<moon-child> what if the emulated program does a memcpy?
<clever> yep
<zid`> clever: my assumig? no. I specifically said you need to do fixups for punning.
<zid`> Several times
<zid`> repeatedly
<clever> ah, skimming
<zid`> moon-child: memcpy using byte writes?
<bnchs> trying to say "i don't need mmio" while the program can access the OS's own memory at any time
<zid`> that's an edge-edge case :P
<moon-child> zid`: memcpy using any size writes
<zid`> irl riscy BE memcpy uses dwords
<moon-child> say memcpy uses 8-byte writes, and you've got a 4-byte int in memory
<zid`> the same size you're tracking memory at
<moon-child> whatever
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<moon-child> or memcpy does misaligned accesses, assuming the architecture allows it
<zid`> like, I didn't just make this up
<zid`> lots of actual real life emulators do it
<zid`> that's why I started with "lots of emulators .."
<bnchs> now did you all get confused by that?
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<mrvn> You can negate all your addresses and then your le memory will look be.
<mrvn> So the emulator translates any pointer access as "high - addr".
<moon-child> thanks, I hate it
<moon-child> also does that work? I'm not sure if it does
<moon-child> say I do a 4-byte access, and then another 4 byte access which overlaps 2 bytes of the other access, I don't think that gives the right results
<mrvn> moon-child: a 4-byte access specifies the end of the variable so you access "high - addr - 3" and then it works or something.
<mrvn> s/3/4/
<mrvn> Do all AArch64 support BE mode?
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<moon-child> ''NOTE: If the processor is executing code from the same memory area that is being used for the paging structures, the setting of these flags may or may not result in an immediate change to the executing code stream.'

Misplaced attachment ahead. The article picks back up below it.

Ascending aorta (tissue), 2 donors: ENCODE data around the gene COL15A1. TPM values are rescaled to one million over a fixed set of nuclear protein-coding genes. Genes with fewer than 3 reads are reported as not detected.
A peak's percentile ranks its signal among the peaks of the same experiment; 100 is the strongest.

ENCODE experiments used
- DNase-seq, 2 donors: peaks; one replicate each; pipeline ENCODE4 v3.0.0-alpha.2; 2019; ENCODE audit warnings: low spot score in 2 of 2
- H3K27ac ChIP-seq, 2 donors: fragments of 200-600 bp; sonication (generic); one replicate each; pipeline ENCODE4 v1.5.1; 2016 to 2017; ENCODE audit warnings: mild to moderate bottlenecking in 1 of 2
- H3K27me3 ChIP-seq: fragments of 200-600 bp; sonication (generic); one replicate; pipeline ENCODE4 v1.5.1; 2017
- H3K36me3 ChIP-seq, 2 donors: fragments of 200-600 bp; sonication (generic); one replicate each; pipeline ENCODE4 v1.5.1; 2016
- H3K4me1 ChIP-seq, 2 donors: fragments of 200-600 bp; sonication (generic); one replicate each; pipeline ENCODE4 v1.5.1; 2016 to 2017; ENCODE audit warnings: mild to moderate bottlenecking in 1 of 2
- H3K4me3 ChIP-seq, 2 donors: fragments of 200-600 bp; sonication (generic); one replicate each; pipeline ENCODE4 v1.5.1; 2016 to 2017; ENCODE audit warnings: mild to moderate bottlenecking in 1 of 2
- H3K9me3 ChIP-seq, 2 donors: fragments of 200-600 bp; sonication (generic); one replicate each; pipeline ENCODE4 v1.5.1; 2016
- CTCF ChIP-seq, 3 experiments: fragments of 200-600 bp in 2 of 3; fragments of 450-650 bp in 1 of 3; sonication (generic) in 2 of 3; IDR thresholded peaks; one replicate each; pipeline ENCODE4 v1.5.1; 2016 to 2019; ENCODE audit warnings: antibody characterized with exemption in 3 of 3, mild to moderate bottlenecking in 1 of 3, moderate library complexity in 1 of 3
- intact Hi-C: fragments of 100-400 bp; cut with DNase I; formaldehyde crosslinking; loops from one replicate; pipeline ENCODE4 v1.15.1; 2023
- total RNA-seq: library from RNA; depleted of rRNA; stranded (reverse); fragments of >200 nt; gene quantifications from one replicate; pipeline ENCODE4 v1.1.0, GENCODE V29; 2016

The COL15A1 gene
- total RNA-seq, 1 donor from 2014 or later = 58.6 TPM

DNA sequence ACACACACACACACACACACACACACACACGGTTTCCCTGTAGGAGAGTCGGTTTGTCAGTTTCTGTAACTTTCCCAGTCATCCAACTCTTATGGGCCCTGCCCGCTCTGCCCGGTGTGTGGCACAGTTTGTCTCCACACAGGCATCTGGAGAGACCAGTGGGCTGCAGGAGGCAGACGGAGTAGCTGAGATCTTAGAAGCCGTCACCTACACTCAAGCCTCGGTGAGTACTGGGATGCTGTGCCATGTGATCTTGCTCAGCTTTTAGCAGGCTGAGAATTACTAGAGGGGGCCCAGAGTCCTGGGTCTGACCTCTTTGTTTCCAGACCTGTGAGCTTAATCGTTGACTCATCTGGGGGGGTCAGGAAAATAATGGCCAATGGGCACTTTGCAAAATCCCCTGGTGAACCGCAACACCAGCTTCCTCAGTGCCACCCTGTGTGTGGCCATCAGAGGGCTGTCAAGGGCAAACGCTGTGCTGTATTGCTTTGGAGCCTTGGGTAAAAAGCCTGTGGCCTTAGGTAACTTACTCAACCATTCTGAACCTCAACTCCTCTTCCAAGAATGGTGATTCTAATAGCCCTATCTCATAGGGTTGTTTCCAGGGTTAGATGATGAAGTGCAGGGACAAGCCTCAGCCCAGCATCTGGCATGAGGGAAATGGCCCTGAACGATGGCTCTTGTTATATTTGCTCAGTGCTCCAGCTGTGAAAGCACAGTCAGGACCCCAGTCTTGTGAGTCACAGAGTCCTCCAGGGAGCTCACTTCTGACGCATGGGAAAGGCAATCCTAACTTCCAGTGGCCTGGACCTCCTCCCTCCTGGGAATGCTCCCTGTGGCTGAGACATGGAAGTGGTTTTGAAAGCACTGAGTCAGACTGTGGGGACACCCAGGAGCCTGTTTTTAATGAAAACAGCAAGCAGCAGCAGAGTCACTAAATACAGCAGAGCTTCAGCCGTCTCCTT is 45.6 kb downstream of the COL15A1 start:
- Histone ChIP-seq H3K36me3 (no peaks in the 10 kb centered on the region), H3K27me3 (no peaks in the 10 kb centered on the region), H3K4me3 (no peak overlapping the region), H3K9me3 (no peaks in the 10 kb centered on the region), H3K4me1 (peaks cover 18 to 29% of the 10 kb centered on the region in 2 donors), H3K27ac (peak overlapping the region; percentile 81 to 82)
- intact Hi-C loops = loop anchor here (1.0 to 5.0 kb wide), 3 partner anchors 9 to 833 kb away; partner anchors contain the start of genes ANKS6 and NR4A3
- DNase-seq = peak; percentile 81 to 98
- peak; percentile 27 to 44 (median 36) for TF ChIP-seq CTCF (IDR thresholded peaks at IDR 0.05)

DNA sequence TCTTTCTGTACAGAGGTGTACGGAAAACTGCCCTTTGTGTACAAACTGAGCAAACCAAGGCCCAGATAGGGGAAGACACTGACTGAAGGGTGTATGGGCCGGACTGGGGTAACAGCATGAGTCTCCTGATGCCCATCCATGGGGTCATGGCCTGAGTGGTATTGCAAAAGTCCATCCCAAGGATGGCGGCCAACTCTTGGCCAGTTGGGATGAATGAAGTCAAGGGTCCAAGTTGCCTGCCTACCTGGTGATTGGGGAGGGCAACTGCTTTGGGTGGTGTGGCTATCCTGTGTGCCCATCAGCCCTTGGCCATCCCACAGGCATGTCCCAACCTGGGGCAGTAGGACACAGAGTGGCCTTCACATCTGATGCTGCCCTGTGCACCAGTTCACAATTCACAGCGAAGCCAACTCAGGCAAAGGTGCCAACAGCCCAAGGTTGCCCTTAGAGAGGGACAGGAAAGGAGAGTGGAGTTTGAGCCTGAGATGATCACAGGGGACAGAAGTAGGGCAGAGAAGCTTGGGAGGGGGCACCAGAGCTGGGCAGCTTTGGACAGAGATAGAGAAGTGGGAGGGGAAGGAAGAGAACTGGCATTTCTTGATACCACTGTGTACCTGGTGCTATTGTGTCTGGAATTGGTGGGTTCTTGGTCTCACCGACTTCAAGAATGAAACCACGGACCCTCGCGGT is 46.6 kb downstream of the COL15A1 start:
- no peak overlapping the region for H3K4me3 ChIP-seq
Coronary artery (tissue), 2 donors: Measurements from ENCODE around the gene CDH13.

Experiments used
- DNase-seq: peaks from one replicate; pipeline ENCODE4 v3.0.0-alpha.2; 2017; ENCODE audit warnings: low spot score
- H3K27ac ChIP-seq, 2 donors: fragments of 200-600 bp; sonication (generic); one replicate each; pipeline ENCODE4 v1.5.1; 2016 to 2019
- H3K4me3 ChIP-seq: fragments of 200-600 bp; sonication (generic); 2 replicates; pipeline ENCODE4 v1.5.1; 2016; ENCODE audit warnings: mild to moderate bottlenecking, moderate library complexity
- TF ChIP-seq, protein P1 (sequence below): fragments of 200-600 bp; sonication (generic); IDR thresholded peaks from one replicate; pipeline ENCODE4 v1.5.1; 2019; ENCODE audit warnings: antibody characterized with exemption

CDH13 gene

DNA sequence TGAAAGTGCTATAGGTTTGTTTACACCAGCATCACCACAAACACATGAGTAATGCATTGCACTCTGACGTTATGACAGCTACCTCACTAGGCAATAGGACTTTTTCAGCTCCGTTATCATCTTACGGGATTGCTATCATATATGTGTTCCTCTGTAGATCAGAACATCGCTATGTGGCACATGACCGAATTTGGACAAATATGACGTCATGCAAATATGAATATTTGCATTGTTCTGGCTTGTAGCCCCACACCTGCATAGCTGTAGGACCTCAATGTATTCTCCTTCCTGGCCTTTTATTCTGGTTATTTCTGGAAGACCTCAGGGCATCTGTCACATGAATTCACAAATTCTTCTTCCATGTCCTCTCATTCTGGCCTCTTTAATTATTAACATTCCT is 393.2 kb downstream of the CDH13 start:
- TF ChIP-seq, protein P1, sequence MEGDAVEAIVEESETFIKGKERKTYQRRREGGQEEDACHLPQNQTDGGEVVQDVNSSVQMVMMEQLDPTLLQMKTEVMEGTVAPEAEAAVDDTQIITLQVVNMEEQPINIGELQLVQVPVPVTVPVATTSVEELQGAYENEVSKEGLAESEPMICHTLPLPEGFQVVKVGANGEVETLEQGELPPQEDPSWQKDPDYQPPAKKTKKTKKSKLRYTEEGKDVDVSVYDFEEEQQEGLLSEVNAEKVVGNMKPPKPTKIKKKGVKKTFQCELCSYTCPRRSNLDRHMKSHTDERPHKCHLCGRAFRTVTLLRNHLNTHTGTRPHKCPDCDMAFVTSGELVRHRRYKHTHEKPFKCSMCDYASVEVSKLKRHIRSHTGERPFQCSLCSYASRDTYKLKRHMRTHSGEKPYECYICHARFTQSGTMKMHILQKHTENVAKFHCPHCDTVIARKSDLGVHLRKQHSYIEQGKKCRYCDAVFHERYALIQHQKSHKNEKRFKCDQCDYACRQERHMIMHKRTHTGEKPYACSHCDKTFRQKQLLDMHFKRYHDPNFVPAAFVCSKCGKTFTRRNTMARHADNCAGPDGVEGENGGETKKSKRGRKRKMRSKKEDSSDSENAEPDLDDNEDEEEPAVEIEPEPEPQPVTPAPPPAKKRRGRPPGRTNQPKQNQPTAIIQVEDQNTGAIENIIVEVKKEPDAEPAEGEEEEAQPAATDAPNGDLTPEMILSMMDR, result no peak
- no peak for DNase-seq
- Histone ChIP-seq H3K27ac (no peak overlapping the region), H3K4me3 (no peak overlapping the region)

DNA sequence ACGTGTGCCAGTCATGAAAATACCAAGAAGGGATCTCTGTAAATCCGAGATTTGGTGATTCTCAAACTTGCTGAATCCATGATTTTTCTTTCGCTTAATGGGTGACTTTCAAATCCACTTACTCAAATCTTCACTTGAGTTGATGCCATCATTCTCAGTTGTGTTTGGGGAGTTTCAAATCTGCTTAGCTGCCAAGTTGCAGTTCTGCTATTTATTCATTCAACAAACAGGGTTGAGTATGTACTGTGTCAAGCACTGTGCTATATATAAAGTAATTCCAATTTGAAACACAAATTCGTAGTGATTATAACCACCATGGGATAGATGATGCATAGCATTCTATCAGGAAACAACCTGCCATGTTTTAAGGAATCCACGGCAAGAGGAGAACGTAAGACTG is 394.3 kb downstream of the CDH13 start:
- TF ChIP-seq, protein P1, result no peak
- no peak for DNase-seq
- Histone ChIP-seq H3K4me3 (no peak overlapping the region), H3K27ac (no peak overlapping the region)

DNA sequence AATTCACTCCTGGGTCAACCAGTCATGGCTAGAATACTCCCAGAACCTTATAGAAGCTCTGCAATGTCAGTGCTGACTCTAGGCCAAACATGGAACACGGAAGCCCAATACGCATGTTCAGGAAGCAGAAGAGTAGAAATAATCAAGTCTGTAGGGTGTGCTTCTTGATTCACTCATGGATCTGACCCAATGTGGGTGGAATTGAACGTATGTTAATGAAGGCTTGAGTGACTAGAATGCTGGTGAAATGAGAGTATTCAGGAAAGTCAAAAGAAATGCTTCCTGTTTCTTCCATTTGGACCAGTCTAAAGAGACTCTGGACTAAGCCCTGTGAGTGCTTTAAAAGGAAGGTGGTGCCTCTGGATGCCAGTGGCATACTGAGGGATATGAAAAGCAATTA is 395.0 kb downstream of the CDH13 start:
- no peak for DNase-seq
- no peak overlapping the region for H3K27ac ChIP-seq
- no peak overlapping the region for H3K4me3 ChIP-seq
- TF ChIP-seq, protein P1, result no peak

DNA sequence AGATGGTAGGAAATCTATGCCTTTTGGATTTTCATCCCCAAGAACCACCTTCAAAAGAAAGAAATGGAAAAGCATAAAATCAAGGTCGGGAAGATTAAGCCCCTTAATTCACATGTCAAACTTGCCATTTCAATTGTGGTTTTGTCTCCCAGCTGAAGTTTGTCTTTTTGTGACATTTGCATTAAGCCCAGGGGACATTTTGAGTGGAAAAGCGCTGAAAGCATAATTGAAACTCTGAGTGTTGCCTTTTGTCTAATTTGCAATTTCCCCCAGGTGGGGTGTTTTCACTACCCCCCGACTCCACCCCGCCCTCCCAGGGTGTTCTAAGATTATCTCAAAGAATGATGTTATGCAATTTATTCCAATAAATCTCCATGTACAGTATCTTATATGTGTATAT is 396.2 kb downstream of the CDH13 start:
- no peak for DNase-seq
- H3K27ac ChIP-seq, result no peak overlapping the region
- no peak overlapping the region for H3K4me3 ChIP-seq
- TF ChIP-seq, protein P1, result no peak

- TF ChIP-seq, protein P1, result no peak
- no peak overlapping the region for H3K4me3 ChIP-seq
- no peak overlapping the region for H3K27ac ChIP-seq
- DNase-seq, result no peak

<moon-child> good to know
<sakasama> mrvn: That's elegant enough, though then your memory accesses tend to involve decreasing addresses, which doesn't sound good for implicit prefetch.
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<moon-child> sakasama: prefetcher handles descending accesses just fine
<sakasama> Write-combining too. :/
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<moon-child> hrm, I assume that's also handled with aplomb, but don't actually know
<sakasama> moon-child: On architectures that support BE mode, I'd expect that, but not when emulating a BE arch on LE-only hardware.
<moon-child> prefetching is uarchitectural
<moon-child> and implementations of le archs handle it fine
<clever> mrvn: i think all aarch64 cores support BE mode, ive looked into it before, and at least with qemu and a linux guest, you must execute linux in LE mode, it will switch itself to BE, and faults if you try to run a BE kernel in BE mode initially
<sakasama> moon-child: Hmm... it seems Intel handles this case smoothly, but you get fewer prefetch streams for decreasing addresses so it's not quite symmetrical. The details appear to be model dependent.
<moon-child> interesting
<moon-child> is it that there are some ascending-only streams and some descending-only? Or some bidirectional and some ascending-only?
<sakasama> The documentation I've found sucks, so I can't tell. :/
<moon-child> what documentation?
<bslsk05> ​community.intel.com: When L1 Adjacent line prefetchers starts prefetching and how many cache lines it prefetch ? - Intel Communities